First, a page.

This month saw Typhoon Haiyan, the strongest storm to hit landfall in recorded history, surge through the Philippines, causing death and destruction on a momentous scale. Scientists argued about the causal relationship of the storm with climactic warming, but scientists agree that even if storms don’t become more frequent, they are likely to become stronger, faster and wetter.
The typhoon coinciding with COP19 international climate talks in Warsaw meant that the issue of loss and damage’ from climate change – the degree of responsibility and commitment from richer, higher emitting countries to poorer and more ecologically vulnerable countries – became a major source of contention. Hunger strikes, walk outs and fractious stand-offs until the eleventh hour produced an agreement that delayed binding commitments – and action – on aid and emissions cuts until 2015.
Mixed messages seemed be the order of the day. Polish authorities were criticised for hosting the World Coal Congress blocks away from the climate talks, and UN climate chief Christiana Figueres spoke of the industry’s opportunity to be part of the worldwide climate solution’ by turning off old plants and capturing and storing of carbon from new plants. Critics declared it was like characterising sex trafficking as marriage guidance.’
Are mixed messages letting the cat out of the oven?
Closer to home, there were more mixed messages about commitments to renewable energy. The �?greenest government ever’ defeated an amendment to the Energy Bill that would have set decarbonisation targets for the energy sector starting next year as well as proposing a u-turn on the Planning and Energy Act and the EU 2030 Renewables target. The Renewable Energy Association warned that government mixed messages could affect investment and planning in this growing sector.
Despite this, the REA report showed continually growing employment in the renewables sector over the last six months and showed nearly half of all renewable energy companies expected to increase their employment in the year ahead. Great stuff!
More uncertainty was generated by the anger about fuel bills and the continuedcontroversy about green taxes. The government announced a plan to review the energy company obligation (ECO) to energy efficiency, the scheme which has driven 98% of all energy saving installations in UK homes since January. While the government promised there was no backing down on energy efficiency’, green builders warned that a third of the industry’s 33,000 jobs could be at stake if the provision was watered down.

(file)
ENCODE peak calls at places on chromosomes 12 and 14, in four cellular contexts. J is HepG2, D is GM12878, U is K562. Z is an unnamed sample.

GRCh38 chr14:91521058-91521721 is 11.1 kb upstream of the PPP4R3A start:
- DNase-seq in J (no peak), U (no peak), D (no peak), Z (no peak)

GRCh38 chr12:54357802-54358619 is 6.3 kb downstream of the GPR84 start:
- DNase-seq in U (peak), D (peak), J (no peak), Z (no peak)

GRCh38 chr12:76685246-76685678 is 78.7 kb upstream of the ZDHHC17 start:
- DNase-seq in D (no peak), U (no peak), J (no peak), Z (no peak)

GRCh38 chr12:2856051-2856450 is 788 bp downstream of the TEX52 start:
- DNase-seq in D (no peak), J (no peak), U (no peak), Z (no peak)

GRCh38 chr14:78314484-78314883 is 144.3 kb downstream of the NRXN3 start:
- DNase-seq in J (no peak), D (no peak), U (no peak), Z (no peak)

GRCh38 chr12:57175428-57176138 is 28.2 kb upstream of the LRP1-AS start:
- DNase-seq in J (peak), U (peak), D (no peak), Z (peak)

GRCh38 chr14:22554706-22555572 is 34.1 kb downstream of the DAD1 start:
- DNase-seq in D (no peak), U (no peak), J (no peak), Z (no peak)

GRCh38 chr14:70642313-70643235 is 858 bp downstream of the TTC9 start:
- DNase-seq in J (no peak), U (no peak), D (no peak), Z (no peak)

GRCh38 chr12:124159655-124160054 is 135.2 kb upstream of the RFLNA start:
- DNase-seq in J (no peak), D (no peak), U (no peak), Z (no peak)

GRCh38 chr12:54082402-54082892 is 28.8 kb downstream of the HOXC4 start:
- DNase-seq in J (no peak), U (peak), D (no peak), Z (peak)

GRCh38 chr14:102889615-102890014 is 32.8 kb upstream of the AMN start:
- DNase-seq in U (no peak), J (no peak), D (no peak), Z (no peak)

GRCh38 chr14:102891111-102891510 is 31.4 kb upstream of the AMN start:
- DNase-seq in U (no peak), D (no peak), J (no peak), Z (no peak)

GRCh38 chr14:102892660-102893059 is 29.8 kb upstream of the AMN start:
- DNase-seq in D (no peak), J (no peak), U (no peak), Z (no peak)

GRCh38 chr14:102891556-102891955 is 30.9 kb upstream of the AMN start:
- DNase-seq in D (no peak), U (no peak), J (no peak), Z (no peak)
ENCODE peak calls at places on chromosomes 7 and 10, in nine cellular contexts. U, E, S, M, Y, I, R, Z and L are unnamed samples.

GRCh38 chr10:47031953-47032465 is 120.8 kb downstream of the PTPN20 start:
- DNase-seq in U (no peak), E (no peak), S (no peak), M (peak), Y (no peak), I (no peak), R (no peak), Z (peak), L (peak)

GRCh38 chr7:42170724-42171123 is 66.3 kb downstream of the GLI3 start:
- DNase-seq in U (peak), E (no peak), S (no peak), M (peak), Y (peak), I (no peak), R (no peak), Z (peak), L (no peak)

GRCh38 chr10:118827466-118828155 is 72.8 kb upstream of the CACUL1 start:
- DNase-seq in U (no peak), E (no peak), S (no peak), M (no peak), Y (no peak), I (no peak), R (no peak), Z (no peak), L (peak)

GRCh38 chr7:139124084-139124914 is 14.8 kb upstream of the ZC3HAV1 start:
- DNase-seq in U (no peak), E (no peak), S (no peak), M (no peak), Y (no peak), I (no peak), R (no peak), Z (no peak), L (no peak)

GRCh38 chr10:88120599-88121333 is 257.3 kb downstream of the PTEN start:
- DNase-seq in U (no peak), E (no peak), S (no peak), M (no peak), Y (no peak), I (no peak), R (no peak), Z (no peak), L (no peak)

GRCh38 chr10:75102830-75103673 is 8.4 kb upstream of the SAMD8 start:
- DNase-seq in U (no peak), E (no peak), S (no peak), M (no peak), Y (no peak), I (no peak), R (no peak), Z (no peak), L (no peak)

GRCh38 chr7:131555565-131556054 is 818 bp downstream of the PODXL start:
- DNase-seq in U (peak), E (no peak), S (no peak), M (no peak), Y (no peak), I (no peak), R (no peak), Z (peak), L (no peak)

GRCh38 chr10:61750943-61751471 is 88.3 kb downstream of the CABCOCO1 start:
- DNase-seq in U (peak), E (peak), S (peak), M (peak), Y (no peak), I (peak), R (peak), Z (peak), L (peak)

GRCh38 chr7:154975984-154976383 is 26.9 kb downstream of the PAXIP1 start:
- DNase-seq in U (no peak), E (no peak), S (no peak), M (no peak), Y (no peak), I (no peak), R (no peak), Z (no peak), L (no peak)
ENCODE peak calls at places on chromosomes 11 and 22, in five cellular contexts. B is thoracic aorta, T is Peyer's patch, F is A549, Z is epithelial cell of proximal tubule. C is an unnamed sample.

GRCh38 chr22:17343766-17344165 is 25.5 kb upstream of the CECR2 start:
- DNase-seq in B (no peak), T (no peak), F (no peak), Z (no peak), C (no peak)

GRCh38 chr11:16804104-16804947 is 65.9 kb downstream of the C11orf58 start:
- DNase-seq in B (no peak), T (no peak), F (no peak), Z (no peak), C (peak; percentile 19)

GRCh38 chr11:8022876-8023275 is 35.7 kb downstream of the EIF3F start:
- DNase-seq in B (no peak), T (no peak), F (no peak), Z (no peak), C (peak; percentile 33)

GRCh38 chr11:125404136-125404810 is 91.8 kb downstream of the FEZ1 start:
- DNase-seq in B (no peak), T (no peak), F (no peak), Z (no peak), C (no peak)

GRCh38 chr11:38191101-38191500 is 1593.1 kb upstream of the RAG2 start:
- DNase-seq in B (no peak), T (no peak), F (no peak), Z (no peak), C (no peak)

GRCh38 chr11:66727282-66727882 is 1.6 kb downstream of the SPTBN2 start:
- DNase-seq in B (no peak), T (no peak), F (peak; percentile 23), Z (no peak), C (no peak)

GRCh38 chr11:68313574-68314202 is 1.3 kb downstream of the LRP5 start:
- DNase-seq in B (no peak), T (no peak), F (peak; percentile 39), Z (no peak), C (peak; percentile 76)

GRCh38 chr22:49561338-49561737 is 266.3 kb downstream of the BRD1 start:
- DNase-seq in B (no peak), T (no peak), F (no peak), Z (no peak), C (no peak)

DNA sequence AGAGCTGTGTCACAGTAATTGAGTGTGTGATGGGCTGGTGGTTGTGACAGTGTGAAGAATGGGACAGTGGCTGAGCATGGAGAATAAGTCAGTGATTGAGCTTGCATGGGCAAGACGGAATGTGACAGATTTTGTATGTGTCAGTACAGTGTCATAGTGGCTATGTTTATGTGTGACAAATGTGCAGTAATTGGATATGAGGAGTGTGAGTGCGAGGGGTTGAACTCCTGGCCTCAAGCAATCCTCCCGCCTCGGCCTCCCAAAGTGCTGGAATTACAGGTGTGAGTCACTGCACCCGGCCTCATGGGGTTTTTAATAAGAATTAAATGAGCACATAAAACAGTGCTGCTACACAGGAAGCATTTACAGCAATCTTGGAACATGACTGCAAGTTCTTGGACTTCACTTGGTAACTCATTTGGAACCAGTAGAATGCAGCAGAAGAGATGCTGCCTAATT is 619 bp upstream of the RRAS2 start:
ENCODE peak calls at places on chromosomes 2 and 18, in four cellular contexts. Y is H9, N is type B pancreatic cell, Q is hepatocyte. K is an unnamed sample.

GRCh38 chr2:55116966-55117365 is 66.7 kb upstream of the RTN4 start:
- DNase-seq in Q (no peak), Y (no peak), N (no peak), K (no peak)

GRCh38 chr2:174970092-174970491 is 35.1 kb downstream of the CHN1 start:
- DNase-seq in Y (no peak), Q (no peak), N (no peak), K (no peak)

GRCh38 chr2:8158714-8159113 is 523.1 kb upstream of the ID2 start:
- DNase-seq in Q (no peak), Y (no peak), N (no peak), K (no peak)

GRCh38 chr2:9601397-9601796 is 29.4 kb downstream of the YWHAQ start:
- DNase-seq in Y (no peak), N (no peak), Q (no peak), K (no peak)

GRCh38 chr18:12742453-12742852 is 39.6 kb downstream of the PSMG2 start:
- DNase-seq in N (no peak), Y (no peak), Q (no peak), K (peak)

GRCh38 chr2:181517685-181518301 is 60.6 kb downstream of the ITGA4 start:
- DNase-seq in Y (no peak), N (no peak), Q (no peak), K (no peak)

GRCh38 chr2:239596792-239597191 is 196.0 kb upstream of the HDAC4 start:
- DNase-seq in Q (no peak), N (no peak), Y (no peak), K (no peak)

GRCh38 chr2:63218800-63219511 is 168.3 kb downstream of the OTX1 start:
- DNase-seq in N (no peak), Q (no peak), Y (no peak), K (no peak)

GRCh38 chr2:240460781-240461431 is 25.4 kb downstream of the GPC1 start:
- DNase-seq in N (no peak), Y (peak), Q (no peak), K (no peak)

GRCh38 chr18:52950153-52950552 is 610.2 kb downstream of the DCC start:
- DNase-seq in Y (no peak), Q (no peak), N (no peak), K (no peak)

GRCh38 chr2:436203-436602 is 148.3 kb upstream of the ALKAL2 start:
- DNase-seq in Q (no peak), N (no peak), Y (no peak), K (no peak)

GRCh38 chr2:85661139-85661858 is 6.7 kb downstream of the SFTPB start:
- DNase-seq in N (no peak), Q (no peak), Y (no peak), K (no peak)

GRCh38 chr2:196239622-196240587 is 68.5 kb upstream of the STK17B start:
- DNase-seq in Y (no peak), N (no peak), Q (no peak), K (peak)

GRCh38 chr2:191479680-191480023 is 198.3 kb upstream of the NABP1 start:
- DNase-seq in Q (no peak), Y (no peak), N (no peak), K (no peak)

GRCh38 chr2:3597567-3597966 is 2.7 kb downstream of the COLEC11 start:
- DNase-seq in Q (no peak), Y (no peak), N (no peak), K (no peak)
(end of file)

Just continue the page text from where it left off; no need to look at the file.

We liked Sustainable Homes’ open letter to the PM reminding that ECO is a mechanism forreducing emissions, tackling fuel poverty and creating jobs, all at the same time! Develop and extend it by all means, Ed Davey, but don’t cut it!!!
Hot off the press
Two large projects that re-use waste were given the go-ahead this month.
London’s first biogas from food waste plant in Dagenham was given the green light this month, an initiative hoped to create 60 jobs and provide gas for around 10,000 homes. What counts as food waste is a question for another day!
Islington council, UK Power Networks and Transport for London agreed a demonstration project this month for heating homes from heat from the tube.
The scheme is exploring how low-grade heat from the tube around Angel and a nearby electricity substation can be upgraded using a heat pump to make it useful for the local community. It will expand an existing Combined Heat and Power (CHP) plant that services 860 homes to supply another at least another 500 homes. The project’s pipes are to be future-proofed’, making it easy for the system to be extended into Camden or Hackney in time.
Learning from Green-Focused Employability Programmes
Otesha’s third Branch Out employability programme has just finished. Feedback in so far includes
It is good for people who want to try a taster to see how working in the green industry really is.
Job hunting/career-building can be a daunting, lonely and depressing task. The communal learning and supportive ethos of the course was immensely comforting and encouraging.